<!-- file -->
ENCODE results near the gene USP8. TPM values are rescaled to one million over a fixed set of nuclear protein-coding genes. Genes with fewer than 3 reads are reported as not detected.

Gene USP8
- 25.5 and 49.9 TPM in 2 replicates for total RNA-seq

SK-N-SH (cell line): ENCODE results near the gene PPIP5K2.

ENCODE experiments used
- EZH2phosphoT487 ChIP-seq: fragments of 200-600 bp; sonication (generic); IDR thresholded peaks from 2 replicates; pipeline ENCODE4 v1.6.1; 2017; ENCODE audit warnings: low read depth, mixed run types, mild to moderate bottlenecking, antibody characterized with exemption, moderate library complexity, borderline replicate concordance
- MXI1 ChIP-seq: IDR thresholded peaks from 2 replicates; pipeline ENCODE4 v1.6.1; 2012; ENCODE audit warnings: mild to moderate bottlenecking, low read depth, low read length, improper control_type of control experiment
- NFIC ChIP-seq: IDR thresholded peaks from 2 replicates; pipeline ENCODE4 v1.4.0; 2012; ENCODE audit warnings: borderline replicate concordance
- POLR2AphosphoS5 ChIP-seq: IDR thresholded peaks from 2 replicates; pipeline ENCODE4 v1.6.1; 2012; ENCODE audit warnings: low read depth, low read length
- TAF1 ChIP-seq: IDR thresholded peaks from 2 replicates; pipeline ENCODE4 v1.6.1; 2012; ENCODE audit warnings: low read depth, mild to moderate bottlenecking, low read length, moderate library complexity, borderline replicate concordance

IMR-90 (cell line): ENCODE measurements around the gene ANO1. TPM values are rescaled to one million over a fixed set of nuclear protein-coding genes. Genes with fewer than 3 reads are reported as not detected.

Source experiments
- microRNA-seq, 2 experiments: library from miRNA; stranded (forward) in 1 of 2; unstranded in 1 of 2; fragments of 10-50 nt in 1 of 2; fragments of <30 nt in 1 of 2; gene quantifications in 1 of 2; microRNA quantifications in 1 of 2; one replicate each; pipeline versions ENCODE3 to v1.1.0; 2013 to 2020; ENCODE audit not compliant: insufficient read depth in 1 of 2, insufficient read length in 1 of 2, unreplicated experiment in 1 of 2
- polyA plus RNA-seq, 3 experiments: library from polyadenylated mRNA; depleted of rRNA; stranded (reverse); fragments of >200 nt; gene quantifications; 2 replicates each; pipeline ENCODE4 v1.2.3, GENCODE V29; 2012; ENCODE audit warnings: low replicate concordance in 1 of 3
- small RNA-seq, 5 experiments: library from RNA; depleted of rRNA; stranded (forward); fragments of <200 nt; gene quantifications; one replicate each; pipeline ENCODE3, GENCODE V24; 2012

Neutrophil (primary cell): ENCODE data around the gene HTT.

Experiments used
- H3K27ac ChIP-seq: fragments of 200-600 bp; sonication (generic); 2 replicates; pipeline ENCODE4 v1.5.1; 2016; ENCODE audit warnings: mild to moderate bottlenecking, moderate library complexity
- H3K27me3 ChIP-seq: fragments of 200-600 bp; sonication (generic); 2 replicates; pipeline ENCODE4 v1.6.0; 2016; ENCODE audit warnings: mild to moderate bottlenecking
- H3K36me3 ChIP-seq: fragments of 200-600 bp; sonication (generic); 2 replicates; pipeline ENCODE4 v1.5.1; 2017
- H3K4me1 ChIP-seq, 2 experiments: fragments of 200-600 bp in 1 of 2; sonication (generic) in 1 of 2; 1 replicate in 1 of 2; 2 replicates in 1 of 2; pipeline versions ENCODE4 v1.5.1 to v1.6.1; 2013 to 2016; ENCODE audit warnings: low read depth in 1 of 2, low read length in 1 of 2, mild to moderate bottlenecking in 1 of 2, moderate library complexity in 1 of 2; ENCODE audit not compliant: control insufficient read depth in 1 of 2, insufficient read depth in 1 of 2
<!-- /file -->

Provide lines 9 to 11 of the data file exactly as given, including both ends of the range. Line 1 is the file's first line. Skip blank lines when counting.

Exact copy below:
- POLR2AphosphoS5 ChIP-seq: IDR thresholded peaks from 2 replicates; pipeline ENCODE4 v1.6.1; 2012; ENCODE audit warnings: low read depth, low read length
- TAF1 ChIP-seq: IDR thresholded peaks from 2 replicates; pipeline ENCODE4 v1.6.1; 2012; ENCODE audit warnings: low read depth, mild to moderate bottlenecking, low read length, moderate library complexity, borderline replicate concordance

IMR-90 (cell line): ENCODE measurements around the gene ANO1. TPM values are rescaled to one million over a fixed set of nuclear protein-coding genes. Genes with fewer than 3 reads are reported as not detected.